A new cross-sector enterprise partnership has been launched to boost the health tech industry in the Leeds City Region.
More than three million people are set to benefit from the partnership, which includes the NHS, local authorities and five universities and is designed to accelerate health technology innovation.
Partners have signed a memorandum of understanding (MoU) to drive forward new approaches in improving patient and population health and care through better and faster health tech innovation.
The partnership is the first of its kind in the region.
Those signed up for the MoU include:
- The Association of British HealthTech Industries (ABHI)
- West Yorkshire and Harrogate Health and Care Partnership
- Leeds City Region Enterprise Partnership
- Leeds Beckett University
- University of Bradford
- University of Huddersfield
- University of Leeds
- University of York
John Fisher, professor of mechanical engineering at the University of Leeds, said: “This MoU signals an important step towards embracing the opportunities and realising the ambitions set out in the Government’s Industrial Strategy.
“It paves the way for us to reduce fragmentation, further harness expertise and capability and radically strengthen the Leeds City Region’s position as a leading global player in health tech.
“Each partner will play their part in helping address and overcome the barriers to innovation. By working together in a new, focused and coordinated way, we will accelerate radical improvements in patient care, health service efficiency and drive economic growth and productivity across the region and the UK.”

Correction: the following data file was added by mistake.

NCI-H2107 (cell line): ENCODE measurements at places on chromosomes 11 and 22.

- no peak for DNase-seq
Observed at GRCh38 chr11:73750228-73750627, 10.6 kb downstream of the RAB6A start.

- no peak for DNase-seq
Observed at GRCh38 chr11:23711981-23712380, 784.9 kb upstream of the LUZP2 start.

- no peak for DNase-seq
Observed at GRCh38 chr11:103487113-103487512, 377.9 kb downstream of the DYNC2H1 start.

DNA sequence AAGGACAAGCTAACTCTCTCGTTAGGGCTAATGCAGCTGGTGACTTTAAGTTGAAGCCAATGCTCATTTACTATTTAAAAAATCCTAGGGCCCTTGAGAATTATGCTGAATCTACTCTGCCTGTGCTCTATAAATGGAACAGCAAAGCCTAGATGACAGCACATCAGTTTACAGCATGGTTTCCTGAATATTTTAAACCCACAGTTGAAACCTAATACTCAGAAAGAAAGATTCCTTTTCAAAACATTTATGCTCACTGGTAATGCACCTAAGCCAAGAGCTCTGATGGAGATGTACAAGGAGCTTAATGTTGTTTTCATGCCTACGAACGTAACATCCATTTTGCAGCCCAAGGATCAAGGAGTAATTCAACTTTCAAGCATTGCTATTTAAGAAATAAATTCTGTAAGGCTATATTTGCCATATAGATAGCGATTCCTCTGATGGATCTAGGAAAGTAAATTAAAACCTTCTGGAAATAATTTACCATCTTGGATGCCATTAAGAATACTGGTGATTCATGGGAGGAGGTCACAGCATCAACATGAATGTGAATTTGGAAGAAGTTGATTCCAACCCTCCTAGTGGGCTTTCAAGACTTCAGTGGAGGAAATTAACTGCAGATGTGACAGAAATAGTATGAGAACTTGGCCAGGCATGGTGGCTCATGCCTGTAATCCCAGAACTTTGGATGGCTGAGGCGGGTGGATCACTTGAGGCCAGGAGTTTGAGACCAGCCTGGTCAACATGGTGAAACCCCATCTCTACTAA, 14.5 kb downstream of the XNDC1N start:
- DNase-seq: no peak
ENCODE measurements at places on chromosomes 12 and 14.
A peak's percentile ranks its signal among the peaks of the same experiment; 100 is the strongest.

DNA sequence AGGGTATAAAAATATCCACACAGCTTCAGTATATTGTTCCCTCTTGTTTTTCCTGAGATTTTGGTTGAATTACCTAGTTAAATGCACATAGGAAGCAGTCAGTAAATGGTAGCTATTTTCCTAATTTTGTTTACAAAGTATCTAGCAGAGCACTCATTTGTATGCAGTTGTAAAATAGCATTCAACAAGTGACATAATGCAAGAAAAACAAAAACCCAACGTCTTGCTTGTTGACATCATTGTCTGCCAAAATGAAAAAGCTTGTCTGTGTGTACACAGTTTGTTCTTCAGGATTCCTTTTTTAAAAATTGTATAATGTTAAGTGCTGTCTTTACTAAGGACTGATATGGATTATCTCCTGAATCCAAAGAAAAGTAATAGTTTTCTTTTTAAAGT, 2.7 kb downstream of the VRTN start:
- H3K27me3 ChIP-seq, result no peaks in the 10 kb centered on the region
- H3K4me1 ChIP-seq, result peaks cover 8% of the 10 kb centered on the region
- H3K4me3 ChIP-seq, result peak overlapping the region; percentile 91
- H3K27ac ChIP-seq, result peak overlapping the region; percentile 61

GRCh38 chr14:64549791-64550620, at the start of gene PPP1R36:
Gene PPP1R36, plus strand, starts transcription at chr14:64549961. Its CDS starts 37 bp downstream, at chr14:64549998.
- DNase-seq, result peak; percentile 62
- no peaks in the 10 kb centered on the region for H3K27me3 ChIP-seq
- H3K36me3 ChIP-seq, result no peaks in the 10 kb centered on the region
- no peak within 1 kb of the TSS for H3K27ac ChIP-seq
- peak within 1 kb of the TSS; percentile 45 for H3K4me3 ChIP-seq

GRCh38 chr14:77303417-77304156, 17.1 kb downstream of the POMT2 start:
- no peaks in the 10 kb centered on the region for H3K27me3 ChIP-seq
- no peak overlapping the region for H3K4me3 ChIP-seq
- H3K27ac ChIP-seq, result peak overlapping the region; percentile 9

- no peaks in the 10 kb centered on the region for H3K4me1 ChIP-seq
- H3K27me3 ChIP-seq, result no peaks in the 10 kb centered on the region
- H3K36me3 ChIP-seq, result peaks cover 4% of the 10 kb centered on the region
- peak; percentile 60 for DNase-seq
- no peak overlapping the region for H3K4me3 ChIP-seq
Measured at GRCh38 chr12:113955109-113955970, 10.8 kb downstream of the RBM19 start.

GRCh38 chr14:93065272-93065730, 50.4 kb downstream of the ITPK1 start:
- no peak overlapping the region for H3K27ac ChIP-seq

The agreement aims to put in place the strong, coordinated leadership and support required to capitalise on the globally burgeoning health tech market.
In 2015, the market was estimated to be worth $371 billion (£307bn) and was forecast to grow to $529 billion (£437bn) by 2021.
The MoU offers a new opportunity for partners to better understand the region’s health needs, and how they can support development, testing, and deployment of health tech at scale.
Rob Webster, CEO lead for West Yorkshire and Harrogate Health and Care Partnership, said: “Innovation in health technology has the potential to transform services, improve health outcomes and most importantly save people’s lives.
“This Memorandum of Understanding is an important step in developing closer partnerships between health technology companies and health and care organisations across our area.
“It means that people will be able to benefit more quickly and systematically from technologies that can help them. It will also drive inward investment into our region and support our goals for inclusive growth.”
Partners will now work together to agree mutually-beneficial themes to concentrate investment to reflect patient needs.
15 August 2019 @ 18:34
I find the implications of this for confidentiality of NHS patient records very seriously frightening. Patients will have absolutely no say whatsoever. That in itself is not new, but the blatant direct pipeline to industry, government and academia is another fatal step that will be devastating for NHS patients. This is a terrible price to exact for access to healthcare. I would rather do without healthcare.
19 August 2019 @ 09:58
As the daughter of a patient how died because information in her health record was NOT shared with the clinicians treating her, I have to disagree with your comments. It is time we recognised that fear mongering about widespread sharing of NHS Patient records is actually causing harm. If you would rather do without healthcare, then opt out and dont use the NHS. Let those of us who need it get the service we want, which includes sharing data with the organisations involved in providing care.